Migrant farmworkers' housing conditions across an agricultural season in North Carolina

Authors

  • Quirina M. Vallejos MPH,

    1. Department of Family and Community Medicine, Wake Forest University School of Medicine, Winston-Salem, North Carolina
    2. Center for Worker Health, Wake Forest University School of Medicine, Winston-Salem, North Carolina
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  • Sara A. Quandt PhD,

    1. Center for Worker Health, Wake Forest University School of Medicine, Winston-Salem, North Carolina
    2. Division of Public Health Sciences, Department of Epidemiology, Wake Forest University School of Medicine, Winston-Salem, North Carolina
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  • Joseph G. Grzywacz PhD,

    1. Department of Family and Community Medicine, Wake Forest University School of Medicine, Winston-Salem, North Carolina
    2. Center for Worker Health, Wake Forest University School of Medicine, Winston-Salem, North Carolina
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  • Scott Isom MS,

    1. Division of Public Health Sciences, Department of Biostatistics, Wake Forest University School of Medicine, Winston-Salem, North Carolina
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  • Haiying Chen MD, PhD,

    1. Center for Worker Health, Wake Forest University School of Medicine, Winston-Salem, North Carolina
    2. Division of Public Health Sciences, Department of Biostatistics, Wake Forest University School of Medicine, Winston-Salem, North Carolina
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  • Leonardo Galván,

    1. North Carolina Farmworkers Project, Benson, North Carolina
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  • Lara Whalley BA,

    1. Department of Family and Community Medicine, Wake Forest University School of Medicine, Winston-Salem, North Carolina
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  • Arjun B. Chatterjee MD, MS,

    1. Pulmonary, Critical Care, Allergy and Immunologic Diseases Section, Department of Internal Medicine, Wake Forest University School of Medicine, Winston-Salem, North Carolina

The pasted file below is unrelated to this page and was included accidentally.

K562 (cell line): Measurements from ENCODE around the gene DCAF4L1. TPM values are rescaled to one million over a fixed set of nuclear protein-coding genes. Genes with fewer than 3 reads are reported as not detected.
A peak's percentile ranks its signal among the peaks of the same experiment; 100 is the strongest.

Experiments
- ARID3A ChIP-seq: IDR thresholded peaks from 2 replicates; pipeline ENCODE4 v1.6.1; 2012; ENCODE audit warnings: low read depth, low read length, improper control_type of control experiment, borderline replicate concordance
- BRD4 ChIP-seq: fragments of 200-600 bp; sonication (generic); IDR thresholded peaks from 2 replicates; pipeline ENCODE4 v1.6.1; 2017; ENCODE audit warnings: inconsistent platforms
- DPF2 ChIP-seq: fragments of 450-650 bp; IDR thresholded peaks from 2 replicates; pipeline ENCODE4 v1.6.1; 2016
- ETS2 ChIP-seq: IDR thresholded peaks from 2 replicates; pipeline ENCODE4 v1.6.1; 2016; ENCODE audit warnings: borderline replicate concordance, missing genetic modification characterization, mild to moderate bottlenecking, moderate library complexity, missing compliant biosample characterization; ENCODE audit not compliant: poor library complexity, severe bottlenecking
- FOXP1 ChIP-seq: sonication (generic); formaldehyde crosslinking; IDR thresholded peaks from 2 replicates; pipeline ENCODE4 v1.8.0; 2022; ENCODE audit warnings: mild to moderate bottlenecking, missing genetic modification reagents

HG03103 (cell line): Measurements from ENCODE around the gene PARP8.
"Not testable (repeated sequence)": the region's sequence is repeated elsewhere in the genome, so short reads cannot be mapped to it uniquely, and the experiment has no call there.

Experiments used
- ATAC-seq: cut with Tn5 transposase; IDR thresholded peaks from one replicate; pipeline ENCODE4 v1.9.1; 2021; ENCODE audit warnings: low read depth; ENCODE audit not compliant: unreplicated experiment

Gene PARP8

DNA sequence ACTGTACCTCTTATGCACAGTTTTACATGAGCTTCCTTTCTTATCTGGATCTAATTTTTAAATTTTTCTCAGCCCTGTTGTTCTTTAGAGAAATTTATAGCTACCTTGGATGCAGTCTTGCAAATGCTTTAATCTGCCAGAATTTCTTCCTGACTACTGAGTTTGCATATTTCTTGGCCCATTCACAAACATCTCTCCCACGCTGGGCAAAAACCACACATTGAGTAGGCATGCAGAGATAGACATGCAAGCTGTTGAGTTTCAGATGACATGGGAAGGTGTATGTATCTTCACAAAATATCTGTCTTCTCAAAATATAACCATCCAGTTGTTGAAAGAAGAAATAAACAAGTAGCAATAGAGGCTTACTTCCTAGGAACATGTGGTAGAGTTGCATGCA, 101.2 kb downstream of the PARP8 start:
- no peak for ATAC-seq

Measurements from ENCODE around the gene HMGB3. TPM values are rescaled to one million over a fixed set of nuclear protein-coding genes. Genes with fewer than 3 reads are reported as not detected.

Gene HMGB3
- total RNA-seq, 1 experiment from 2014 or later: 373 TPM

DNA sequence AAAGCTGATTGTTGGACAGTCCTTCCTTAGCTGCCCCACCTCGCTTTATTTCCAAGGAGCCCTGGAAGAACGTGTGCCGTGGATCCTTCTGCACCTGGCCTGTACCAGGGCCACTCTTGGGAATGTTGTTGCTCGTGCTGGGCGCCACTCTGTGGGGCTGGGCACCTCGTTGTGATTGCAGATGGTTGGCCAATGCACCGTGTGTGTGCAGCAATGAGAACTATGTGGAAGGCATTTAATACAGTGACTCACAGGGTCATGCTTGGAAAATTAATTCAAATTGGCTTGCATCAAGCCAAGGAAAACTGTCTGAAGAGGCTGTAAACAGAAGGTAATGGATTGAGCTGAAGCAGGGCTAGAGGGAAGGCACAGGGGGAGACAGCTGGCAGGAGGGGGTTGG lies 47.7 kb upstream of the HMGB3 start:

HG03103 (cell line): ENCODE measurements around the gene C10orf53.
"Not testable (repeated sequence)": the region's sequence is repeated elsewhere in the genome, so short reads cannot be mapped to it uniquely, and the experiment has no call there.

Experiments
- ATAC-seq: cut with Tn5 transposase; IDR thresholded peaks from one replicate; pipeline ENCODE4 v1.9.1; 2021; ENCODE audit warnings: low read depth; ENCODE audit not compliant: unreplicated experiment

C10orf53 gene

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  • Thomas A. Arcury PhD

    Corresponding author
    1. Department of Family and Community Medicine, Wake Forest University School of Medicine, Winston-Salem, North Carolina
    2. Center for Worker Health, Wake Forest University School of Medicine, Winston-Salem, North Carolina
    • Department of Family and Community Medicine, Wake Forest University School of Medicine, Medical Center Boulevard, Winston-Salem, NC 27157-1084.
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Abstract

Background

Several studies have documented poor housing conditions for farmworkers but none has focused on migrant farmworker housing, which is often provided as a condition of employment. Farmworker housing quality is regulated, but little documentation exists of compliance with regulations.

Methods

A 2007 survey of 43 randomly selected farmworker camps and a 2008 survey of 27 camps randomly selected from the 2007 sample documented housing conditions via interviewer administered questionnaire and housing checklist.

Results

Substandard conditions are common in migrant housing. All camps had at least one exterior housing problem; 93% had at least one interior problem. Housing conditions worsen across the agricultural season. Characteristics including no residents with H2A visa and 11 or more residents are associated with poorer conditions.

Conclusions

Housing standards are not adequately enforced. An increase in post-occupancy inspections and targeting camps with characteristics that place them at increased risk for substandard conditions are recommended. Am. J. Ind. Med. 54:533–544, 2011. © 2011 Wiley-Liss, Inc.

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